Indonesia has cancelled all military ties with neighboring Australia and suspended people smuggling cooperation over allegations that Australian spy agencies tap the phones of the president and his inner circle.
The allegations came from documents leaked by whistleblower Edward Snowden that have been published in the media.
The latest leaked documents shows that Australian spy agencies tapped the phones of President Susilo Bambang Yudhoyono, the first lady and Vice-President Boediono as well as other senior ministers four years ago.
A clearly upset President Yudhoyono likened the spying claims to cold war tactics.
He told a press conference at his presidential palace that things could not continue as usual.
“I have requested that co-ordinated military operations between us be stopped. You know that we face a common problem of people smuggling and I have requested that our joint reaction to this is stopped. Until things become clearer. There is no way that we can continue as usual until we are sure that there is no spying.”
Australia needs Indonesia's co-operation to stop asylum seekers from war-torn countries like Afghanistan from being smuggling to Australia by boat from Indonesia.
The issue is a very sensitive one in Australia and there are already tensions between the two neighbors about who is responsible for stopping the boats.
Earlier this month, Indonesia refused an Australian request to receive a boat of asylum seekers whose vessel, bound for Australia's, had got into trouble after it departed from Indonesia.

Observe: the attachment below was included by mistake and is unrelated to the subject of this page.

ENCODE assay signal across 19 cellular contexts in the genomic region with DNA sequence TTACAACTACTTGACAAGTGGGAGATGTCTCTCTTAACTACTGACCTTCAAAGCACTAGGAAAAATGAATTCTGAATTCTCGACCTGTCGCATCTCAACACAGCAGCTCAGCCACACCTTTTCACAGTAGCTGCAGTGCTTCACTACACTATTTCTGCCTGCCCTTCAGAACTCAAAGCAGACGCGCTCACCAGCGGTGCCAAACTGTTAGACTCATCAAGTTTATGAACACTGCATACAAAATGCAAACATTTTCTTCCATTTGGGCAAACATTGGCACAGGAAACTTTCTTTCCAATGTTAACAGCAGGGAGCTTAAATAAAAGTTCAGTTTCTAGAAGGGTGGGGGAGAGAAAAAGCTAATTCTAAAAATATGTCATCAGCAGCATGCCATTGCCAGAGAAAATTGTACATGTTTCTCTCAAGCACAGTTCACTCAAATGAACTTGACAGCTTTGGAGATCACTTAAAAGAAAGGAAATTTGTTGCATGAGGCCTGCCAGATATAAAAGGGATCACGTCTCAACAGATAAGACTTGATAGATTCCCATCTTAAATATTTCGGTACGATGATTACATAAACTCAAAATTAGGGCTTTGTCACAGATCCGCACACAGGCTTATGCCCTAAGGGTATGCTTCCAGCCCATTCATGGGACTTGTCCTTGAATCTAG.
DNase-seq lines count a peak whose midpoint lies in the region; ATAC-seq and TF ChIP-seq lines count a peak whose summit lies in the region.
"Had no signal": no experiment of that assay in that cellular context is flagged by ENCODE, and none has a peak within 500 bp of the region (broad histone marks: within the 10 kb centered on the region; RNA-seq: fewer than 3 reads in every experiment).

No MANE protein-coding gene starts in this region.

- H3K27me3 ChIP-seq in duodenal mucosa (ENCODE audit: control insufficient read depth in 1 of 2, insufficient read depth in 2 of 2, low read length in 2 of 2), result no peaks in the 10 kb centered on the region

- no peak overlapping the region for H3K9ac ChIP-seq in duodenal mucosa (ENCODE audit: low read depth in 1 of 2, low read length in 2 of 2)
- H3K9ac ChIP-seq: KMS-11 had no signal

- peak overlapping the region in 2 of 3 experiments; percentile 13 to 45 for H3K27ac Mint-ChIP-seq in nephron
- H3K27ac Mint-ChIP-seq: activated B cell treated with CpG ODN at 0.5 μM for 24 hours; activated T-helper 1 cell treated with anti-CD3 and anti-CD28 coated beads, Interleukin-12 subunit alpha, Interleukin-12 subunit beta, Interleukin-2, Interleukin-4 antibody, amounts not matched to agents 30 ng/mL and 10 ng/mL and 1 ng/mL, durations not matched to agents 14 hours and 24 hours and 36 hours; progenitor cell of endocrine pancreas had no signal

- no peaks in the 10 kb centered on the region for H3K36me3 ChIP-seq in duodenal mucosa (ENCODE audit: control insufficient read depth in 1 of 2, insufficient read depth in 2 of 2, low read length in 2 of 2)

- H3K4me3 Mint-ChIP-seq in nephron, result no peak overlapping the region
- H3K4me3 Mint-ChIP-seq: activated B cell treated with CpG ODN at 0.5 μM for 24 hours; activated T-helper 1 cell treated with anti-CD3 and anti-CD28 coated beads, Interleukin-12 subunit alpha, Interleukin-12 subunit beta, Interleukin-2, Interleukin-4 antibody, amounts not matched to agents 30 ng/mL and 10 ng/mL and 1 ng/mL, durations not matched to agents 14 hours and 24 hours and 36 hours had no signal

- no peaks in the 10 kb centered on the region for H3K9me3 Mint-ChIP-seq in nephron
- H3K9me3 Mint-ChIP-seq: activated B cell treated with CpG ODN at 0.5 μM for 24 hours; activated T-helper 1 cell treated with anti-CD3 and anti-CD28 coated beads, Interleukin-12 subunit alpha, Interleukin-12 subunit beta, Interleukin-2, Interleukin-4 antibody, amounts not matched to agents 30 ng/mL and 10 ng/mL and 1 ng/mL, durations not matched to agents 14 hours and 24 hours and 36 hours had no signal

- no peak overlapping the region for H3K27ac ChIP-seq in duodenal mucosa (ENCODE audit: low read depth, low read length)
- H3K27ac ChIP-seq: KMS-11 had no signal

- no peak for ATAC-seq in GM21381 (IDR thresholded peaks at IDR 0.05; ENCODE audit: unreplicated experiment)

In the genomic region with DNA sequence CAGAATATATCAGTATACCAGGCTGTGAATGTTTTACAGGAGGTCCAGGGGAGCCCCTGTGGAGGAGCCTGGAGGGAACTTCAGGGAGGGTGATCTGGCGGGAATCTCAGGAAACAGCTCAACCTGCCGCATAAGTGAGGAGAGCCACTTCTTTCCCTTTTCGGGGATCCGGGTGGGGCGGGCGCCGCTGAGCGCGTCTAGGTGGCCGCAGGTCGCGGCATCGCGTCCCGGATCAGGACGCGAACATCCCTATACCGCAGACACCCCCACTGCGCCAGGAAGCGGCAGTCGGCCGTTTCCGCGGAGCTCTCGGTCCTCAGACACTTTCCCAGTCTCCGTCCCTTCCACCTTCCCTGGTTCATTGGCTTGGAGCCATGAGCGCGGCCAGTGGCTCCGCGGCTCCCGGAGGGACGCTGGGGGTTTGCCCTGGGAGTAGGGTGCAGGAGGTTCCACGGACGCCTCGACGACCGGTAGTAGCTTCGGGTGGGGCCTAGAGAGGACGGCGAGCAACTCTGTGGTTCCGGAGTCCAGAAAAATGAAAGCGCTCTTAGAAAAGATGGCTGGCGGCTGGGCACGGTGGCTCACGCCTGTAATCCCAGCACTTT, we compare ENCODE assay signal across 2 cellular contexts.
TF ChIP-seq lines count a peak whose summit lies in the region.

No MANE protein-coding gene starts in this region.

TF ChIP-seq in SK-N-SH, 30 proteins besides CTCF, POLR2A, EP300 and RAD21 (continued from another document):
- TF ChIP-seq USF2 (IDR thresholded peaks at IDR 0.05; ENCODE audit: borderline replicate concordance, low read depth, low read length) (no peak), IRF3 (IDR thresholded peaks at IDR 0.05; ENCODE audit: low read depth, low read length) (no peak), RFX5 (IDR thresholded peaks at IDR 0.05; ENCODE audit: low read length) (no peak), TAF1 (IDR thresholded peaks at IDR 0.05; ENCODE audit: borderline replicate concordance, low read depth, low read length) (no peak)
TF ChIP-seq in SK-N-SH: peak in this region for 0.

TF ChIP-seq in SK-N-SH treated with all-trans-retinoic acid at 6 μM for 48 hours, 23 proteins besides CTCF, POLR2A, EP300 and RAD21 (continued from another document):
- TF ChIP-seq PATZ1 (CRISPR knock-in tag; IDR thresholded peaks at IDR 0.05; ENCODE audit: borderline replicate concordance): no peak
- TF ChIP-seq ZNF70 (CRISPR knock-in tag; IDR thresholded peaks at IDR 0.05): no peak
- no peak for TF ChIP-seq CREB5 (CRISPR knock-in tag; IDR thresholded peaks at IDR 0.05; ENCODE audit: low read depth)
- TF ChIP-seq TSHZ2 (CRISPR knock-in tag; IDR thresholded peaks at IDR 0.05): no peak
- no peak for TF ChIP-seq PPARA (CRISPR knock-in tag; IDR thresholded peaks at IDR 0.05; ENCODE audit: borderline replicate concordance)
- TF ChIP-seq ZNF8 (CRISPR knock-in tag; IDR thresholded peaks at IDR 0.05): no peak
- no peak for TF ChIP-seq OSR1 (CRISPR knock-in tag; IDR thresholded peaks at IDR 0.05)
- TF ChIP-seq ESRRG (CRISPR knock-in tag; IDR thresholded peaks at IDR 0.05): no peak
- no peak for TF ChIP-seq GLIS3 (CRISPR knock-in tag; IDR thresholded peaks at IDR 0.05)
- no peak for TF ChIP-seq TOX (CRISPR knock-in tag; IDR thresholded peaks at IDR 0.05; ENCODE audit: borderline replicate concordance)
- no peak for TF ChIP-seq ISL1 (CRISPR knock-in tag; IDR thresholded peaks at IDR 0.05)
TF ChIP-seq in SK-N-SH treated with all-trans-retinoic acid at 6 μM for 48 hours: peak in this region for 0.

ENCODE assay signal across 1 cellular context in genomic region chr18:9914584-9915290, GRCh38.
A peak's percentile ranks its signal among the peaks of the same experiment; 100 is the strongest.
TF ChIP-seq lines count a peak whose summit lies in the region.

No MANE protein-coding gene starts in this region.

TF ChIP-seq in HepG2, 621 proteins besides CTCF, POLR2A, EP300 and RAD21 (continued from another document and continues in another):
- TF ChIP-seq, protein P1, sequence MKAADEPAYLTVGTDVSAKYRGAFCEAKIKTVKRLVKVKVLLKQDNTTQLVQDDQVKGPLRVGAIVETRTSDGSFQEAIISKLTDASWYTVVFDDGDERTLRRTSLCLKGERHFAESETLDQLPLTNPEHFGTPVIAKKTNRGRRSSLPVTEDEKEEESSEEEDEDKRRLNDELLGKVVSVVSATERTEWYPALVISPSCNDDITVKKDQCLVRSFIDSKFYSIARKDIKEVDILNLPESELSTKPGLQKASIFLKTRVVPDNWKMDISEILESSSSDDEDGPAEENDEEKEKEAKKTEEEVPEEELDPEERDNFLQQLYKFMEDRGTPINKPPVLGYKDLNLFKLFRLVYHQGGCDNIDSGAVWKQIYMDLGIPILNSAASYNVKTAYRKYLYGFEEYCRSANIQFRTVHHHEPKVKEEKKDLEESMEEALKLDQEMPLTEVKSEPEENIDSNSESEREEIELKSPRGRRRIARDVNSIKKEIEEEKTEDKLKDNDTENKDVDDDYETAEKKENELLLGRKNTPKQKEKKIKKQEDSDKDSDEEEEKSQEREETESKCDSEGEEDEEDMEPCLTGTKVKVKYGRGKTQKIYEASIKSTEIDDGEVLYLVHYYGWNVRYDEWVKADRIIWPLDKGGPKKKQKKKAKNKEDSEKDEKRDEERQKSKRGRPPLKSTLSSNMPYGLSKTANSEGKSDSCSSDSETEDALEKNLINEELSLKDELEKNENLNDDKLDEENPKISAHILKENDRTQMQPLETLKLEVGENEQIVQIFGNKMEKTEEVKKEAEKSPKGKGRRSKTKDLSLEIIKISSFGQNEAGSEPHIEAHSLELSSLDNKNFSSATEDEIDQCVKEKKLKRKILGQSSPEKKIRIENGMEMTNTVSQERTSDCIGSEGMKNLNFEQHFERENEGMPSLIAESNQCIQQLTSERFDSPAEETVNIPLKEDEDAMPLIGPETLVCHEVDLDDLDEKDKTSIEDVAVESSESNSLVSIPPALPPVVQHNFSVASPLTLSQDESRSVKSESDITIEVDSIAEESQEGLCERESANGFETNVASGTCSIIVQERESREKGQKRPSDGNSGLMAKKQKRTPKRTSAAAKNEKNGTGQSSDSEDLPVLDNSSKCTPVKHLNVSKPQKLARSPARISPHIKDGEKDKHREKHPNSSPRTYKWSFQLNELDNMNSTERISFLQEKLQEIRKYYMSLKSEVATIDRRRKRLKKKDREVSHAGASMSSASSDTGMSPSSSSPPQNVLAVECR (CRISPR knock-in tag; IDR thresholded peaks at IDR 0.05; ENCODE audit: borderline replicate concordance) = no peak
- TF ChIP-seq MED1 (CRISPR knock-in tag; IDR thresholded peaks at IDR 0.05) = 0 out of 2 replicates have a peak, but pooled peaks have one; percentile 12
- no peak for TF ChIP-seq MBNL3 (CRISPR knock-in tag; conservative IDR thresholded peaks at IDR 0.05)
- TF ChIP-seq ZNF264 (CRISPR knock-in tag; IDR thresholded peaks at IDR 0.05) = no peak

Australia and Indonesia have a long and turbulent history in their diplomatic relations, including several recalls of ambassadors.
Indonesian Foreign Minister Marty Natalegaw called the eavesdropping an unfriendly act ... that has a serious impact on bilateral relations.
“We didn’t create this problem. Australia created this problem for itself. We need to maintain our position of authority. We are the victims here of Australia’s behavior and Australia must promptly explain what they did and most importantly that they will not do this again.”
Australian Prime Minister Tony Abbott says he regrets the embarrassment the allegations have caused.
But he stopped short of apologizing for what he called “reasonable intelligence-gathering operations”.
Indonesia’s main business groups say the stand-up could affect hit economic ties.
There was total trade worth more than 1 billion last year between Indonesia and Australia.
Suryo Bambang Sulistio the head of the Indonesian Chamber of Commerce says Indonesia is a major importer of Australian agricultural products.
“Our economic relationship is strong and it’s getting better. For example we are very reliant on Australian meat imports. And we are the largest market for Australian cattle. So they have a significant amount of business to loss.”
And he points out that Australia is Indonesia's 10th biggest export market.
Relations last went into the freezer in 1999 when Australia sent troops into East Timor after Indonesia's military pulled out after embarking on a scorched-earth policy.
During that time Indonesia has also admitted that it tried to tap Australian politicians phones.
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